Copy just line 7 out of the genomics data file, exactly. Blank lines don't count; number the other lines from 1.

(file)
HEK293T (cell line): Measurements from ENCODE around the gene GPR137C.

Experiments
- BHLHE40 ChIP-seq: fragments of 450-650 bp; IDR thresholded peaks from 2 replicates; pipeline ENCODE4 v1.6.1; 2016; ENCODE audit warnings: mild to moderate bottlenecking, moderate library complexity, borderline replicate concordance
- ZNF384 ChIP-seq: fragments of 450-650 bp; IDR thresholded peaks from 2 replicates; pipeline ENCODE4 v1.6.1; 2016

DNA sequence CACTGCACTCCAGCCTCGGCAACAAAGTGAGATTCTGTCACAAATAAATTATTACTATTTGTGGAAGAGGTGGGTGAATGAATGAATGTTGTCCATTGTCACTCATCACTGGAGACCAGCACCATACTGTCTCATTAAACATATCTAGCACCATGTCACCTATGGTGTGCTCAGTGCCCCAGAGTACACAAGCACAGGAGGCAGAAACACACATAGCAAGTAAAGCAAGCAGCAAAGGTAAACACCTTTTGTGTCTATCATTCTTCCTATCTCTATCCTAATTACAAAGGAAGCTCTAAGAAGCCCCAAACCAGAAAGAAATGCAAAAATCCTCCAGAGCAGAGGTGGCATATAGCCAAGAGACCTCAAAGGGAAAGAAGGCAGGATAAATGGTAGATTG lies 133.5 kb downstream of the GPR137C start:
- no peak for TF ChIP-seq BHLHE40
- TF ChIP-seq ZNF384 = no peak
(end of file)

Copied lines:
- TF ChIP-seq ZNF384 = no peak